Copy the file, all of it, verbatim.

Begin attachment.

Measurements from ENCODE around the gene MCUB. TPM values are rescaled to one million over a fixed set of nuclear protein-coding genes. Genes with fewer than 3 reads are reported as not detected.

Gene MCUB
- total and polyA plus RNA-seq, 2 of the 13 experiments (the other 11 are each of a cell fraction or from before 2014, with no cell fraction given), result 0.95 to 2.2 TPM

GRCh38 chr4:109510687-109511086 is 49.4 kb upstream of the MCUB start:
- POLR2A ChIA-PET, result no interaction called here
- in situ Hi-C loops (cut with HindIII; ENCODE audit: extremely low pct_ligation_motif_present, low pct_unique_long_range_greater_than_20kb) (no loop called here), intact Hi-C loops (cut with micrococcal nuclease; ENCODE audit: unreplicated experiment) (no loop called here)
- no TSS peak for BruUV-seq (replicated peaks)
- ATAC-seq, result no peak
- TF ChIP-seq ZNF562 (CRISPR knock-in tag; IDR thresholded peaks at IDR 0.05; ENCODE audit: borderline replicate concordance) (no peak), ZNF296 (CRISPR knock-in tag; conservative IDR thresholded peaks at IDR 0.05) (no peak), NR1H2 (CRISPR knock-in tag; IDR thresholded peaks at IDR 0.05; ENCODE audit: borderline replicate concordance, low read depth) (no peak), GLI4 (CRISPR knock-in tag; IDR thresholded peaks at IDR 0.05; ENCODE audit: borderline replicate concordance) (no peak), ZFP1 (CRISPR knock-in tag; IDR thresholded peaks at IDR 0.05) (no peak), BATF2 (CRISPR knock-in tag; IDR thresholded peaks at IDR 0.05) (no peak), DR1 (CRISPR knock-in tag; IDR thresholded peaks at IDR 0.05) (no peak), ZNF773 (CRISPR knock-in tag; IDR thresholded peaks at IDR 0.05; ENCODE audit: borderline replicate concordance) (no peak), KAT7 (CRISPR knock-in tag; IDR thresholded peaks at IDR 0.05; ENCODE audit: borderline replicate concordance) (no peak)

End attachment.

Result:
Measurements from ENCODE around the gene MCUB. TPM values are rescaled to one million over a fixed set of nuclear protein-coding genes. Genes with fewer than 3 reads are reported as not detected.

Gene MCUB
- total and polyA plus RNA-seq, 2 of the 13 experiments (the other 11 are each of a cell fraction or from before 2014, with no cell fraction given), result 0.95 to 2.2 TPM

GRCh38 chr4:109510687-109511086 is 49.4 kb upstream of the MCUB start:
- POLR2A ChIA-PET, result no interaction called here
- in situ Hi-C loops (cut with HindIII; ENCODE audit: extremely low pct_ligation_motif_present, low pct_unique_long_range_greater_than_20kb) (no loop called here), intact Hi-C loops (cut with micrococcal nuclease; ENCODE audit: unreplicated experiment) (no loop called here)
- no TSS peak for BruUV-seq (replicated peaks)
- ATAC-seq, result no peak
- TF ChIP-seq ZNF562 (CRISPR knock-in tag; IDR thresholded peaks at IDR 0.05; ENCODE audit: borderline replicate concordance) (no peak), ZNF296 (CRISPR knock-in tag; conservative IDR thresholded peaks at IDR 0.05) (no peak), NR1H2 (CRISPR knock-in tag; IDR thresholded peaks at IDR 0.05; ENCODE audit: borderline replicate concordance, low read depth) (no peak), GLI4 (CRISPR knock-in tag; IDR thresholded peaks at IDR 0.05; ENCODE audit: borderline replicate concordance) (no peak), ZFP1 (CRISPR knock-in tag; IDR thresholded peaks at IDR 0.05) (no peak), BATF2 (CRISPR knock-in tag; IDR thresholded peaks at IDR 0.05) (no peak), DR1 (CRISPR knock-in tag; IDR thresholded peaks at IDR 0.05) (no peak), ZNF773 (CRISPR knock-in tag; IDR thresholded peaks at IDR 0.05; ENCODE audit: borderline replicate concordance) (no peak), KAT7 (CRISPR knock-in tag; IDR thresholded peaks at IDR 0.05; ENCODE audit: borderline replicate concordance) (no peak)